Designs on Scarborough
By the mid-1930s, Scarborough’s reputation as Britain’s pre-eminent holiday resort was beginning to fade and the borough began to face growing competition from other seaside towns. The Holidays with Pay Act 1938 provided one week of paid holiday for all employees; Scarborough’s attractions needed to be modernised and extended to appeal to visitors enjoying this newfound leisure. In 1938, Scarborough Corporation commissioned plans for a major redevelopment of its amenities for transport and entertainment. Their chosen architect and town planner, Stanley Davenport Adshead, was noted for his designs for Worthing (1926) and the 1934 Art Deco pavilion on the Victoria Pier in Colwyn Bay.
Adshead had already produced planning surveys of south Teesside, the Thames valley, west Essex, Teignmouth and York. His book Town Planning and Town Development (1923) covered regional planning and street layout and took account of the increasing impact of the motor car on urban environments.
The outbreak of the Second World War meant that Adshead’s vision of a new, glamorous Scarborough, with its bathing pools, concert halls, bandstands and ballrooms, would never be completed. His plans and drawings provide a glimpse of what might have been.
Scarborough in the 1930’s
‘The growth of Scarborough seems to justify the claim that as a seaside resort its natural features and early development give it advantages possessed by but few seaside resorts in this country.’ – S.D. Adshead, Scarborough: a survey (1938)
Scarborough grew rapidly from the middle of the 19th century. In 1861, its population was 18,500; by 1931 it had reached nearly 42,000. Recovering from the First World War bombardment, the town began to flourish once again as a glamorous destination.
Scarborough was among the first towns in the North of England to use statutory planning to prevent ‘undesirable re-development’, particularly on the Esplanade, the North Promenade and the Weaponness Estate. In July 1920, a planning resolution for undeveloped areas was passed and by 1932 schemes for open spaces, roads and residential zoning had been approved by the Minister of Health.
The Corporation began slum clearance in the 1920s and in the 1930s built the borough’s first council houses. 1925 saw the opening of the Corner Café complex, as the North Bay began to rival the more traditionally popular South Bay. (The café offered a venue for singers and variety performers, but fell into disrepair, and was demolished in 2007).
The Futurist Theatre opened as a cinema in 1921 and in 1928 the Valley Bridge was widened to provide vehicle access across Ramsdale. In 1931, Scarborough’s electric trams were replaced by buses, the North Bay miniature railway was erected and a new lighthouse was built to replace the one destroyed in 1914. The open air theatre opened in 1932 with a performance of ‘Merrie England’.
Adshead’s grand scheme for Scarborough, estimated to cost £150,000 (£54 million today), took these developments as his starting point. He proposed several new recreational facilities. He surveyed the historic fishing village, suggested improvements to the sea front and Valley Gardens, to roads, tramways, parking and approaches to the town. His plans included an aerodrome, protection of existing woodlands and water supplies, improvements to street furniture and lighting, and a scheme to control litter and advertising. However, by 1945, at the end of the Second World War, fashions had changed and large-scale redevelopment of the town was no longer a priority. His North Bay bathing pool was completed in 1938, but since its closure in 2007, almost nothing of Adshead’s vision for Scarborough is visible today.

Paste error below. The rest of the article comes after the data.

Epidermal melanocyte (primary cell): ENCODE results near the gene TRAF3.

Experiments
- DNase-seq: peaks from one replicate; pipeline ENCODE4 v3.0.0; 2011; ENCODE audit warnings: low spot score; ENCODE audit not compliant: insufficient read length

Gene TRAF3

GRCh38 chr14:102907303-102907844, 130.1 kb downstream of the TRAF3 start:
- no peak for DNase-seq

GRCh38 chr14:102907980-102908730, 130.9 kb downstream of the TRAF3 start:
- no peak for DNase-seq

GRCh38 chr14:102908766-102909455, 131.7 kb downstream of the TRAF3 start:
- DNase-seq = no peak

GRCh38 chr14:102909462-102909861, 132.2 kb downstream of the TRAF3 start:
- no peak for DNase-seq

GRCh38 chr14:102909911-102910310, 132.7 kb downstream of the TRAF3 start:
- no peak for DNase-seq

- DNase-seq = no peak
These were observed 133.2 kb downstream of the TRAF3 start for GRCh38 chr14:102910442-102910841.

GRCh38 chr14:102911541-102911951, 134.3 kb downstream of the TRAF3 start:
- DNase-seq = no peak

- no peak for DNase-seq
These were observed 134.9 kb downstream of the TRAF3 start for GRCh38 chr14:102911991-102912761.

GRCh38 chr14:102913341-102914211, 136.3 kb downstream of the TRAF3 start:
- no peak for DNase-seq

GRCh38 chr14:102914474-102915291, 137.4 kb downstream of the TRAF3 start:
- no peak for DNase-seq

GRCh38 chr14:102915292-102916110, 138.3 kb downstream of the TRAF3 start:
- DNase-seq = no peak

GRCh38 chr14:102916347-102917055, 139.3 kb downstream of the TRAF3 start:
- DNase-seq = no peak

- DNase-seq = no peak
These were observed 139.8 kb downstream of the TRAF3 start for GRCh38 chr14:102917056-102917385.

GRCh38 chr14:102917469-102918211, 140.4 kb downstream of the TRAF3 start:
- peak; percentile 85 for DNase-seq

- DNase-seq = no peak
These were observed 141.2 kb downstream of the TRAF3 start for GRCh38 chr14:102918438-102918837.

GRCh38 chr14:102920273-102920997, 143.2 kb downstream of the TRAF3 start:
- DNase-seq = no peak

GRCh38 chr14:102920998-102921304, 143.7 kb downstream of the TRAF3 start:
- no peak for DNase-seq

Stanley Davenport Adshead
M.A., M.Arch., F.R.I.B.A. ( 1868-1946 ): Architect and Town Planner
‘It is forgotten now that he [Adshead] is a famous man, a great town planner and an architect whose work always maintains its high standards of elegance. What a great draughtsman he was.’ – Professor Sir Charles Reilly, architect
‘When one meets most famous men, it is with a certain degree of disappointment: they so frequently appear to be less than their work, but Adshead seems greater.’ – Christian Barman, architect and industrial designer
By the time Adshead wrote his report for Scarborough in 1938, he had already retired as Professor of Town Planning at London University after an illustrious career. Training in Manchester and early work in London was followed by four years as clerk of works for the vast mansion at Rosehaugh, Argyll.
Returning to London in 1898, he found work as a freelance perspective artist, drawing schemes for other architects for competition and exhibition.
In 1900, he made the perspectives for five out of six of the entries in the competition for London’s new central criminal courts at the Old Bailey and by 1904, he had won a competition in his own name for a library and technical school in Ramsgate. In the commissions that followed, Adshead developed the late eighteenth-century revival style, heavily influenced by American Modernism, on which his reputation today rests.
In 1909, he became Professor of Civic Design at the University of Liverpool, where he laid the foundation for the planning profession in Britain. Following the first Town Planning Act in 1909, Adshead became the first editor of the Town Planning Review, which promoted formal design in place of garden city vernacular. In 1914, he left Liverpool for a new chair in civic design at University College, London and remained there until his retirement in 1935.